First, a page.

The cycle of seasons instructs the sage and hermit, and water is an integral aspect of each. Not that the hermit is obliged to live in any given place. The taiga of Russia or the deserts of the Middle East were mono-seasonal, though they had subtle changes of season to which the hermit was attentive. Every change of season, even changes in cold or hot places, are brought about by water.

There are modern writers who say that water cures nearly all diseases, based on the premise that blood and tissue and electrical impulses are all based on uses of water and its elements in the body and in the atmosphere. The purity and simplicity of water is a metaphor for health and well-being.

Tao te ching 8 applies the notion of deriving virtues from nature to specific virtues that, like water, benefit all yet retain simplicity and obscurity in their non-contention. Following D. C. Lau, these are two sets of threes, skipping the interpolation of a reference to house-siting, which suggests a later feng-shui interest not appropriate to Lao-tzu:

In quality of mind it is depth that matters
In friendship it is benevolence
In speech it is good faith
In government it is order
In affairs it is ability
In action it is timeliness.

Alternatively, here is Red Pine’s more literal version:

thinking with depth
helping with kindness
speaking with truth
governing with peace
working with skill
moving with time

The first set of three applies to the individual: self, other, others; the second set applies to social interactions: government, business, world. The refrain (in Lau) about what matters in each case establishes, first, the reality confronted by the individual, and then the virtue that should be pursued in order to make the reality non-contentious.

Thus the quality of mind is best when deep, as in meditation, where idle thoughts and images not only do not disturb mind but further do not contribute to depth. The quality of friendship consists in the kindness or mutuality that is shared in non-contention, in the relationship of courtesy and openness that friends share. Communication beyond that is best characterized by “good faith,” or honesty, constructiveness, “truth” in Red Pine’s version — in words that are few but meaningful.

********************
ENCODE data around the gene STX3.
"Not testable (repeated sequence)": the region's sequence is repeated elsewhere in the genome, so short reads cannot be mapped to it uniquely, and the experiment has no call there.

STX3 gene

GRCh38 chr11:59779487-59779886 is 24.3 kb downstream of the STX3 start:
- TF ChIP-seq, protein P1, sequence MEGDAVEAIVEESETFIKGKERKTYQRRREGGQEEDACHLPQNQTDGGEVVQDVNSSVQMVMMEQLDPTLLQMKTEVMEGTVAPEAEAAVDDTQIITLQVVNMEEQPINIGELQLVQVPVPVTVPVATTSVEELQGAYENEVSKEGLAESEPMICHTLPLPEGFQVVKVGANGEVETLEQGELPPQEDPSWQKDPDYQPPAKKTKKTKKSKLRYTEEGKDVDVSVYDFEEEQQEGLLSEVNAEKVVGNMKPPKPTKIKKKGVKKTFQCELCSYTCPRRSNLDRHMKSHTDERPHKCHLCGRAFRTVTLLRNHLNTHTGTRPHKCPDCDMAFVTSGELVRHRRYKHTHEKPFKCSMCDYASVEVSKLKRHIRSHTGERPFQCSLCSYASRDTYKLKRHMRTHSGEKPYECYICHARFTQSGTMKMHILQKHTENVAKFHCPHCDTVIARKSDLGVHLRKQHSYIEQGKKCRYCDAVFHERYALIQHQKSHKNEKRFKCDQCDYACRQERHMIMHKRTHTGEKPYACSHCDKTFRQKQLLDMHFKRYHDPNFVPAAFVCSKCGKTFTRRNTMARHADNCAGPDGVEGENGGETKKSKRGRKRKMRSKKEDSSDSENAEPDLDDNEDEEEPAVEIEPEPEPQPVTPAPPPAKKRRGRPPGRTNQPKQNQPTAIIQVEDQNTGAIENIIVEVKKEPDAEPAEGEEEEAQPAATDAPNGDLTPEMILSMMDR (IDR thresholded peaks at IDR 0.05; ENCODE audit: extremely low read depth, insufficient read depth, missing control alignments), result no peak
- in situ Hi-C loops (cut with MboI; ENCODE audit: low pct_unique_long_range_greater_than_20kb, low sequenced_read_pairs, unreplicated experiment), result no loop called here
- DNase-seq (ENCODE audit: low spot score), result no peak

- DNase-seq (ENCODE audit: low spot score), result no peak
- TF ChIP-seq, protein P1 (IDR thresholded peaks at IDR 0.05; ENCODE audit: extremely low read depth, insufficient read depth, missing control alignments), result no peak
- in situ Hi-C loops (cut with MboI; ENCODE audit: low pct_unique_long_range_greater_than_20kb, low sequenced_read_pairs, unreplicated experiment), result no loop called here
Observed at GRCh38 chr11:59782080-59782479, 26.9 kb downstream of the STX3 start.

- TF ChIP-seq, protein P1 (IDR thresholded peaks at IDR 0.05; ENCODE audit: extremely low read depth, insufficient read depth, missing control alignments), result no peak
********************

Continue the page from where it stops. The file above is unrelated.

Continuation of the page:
On the social level, government is best when its function is to maintain order. Order means peace internally and externally. Benevolence must first come from individuals in this scheme — if this prerequisite does not exist, government will be incapable of order. Likewise, business (“affairs” or “work”) must be characterized by mutual exchange of abilities, skills, and products of quality, functionality, and endurance. Without this virtue to business transactions, fraud and corruption result. But this fraud will have been the product of previous lack of virtue in this hierarchy from self, friends, society, and “government” or ordered interactions.

Thus, by “government” Lao-tzu refers to the convention of the emperor, but reduces it to order, ultimately a product of individuals. By “affairs” Lao-tzu refers to the convention of business, reducing it to exchanges of productivity and skill, as when a farmer sells his produce or a craftsman makes a tool. Reducing virtues to fundamentals brings us closer to visualizing the simplicity of personal relations, and brings us closer to the context of ancient China when the Tao te ching was composed.

Finally, the reference to action (or “moving”) means that only with these many preconditions does the virtuous person safely “act” or participate. At that point, the acting is to embrace a beneficent situation. The timing of action must be right because beneficence does not always manifest itself in all these factors from mind to friendships to business. If no one in the world is virtuous, the hermit will not act. Thus we extrapolate the Confucian advice to “recluse when the emperor is evil” and we anticipate Chuang-tzu’s philosophy of “non-action” in evil times.

The last sentence in this chapter probably belongs at the end of the paragraph on water:

It is because it does not contend that it is never at fault.

The sage or hermit of today can apply the virtues of water to life itself. These virtues are not mere metaphors or abstractions. The virtues show us how to find in non-contention a source of happiness and well-being.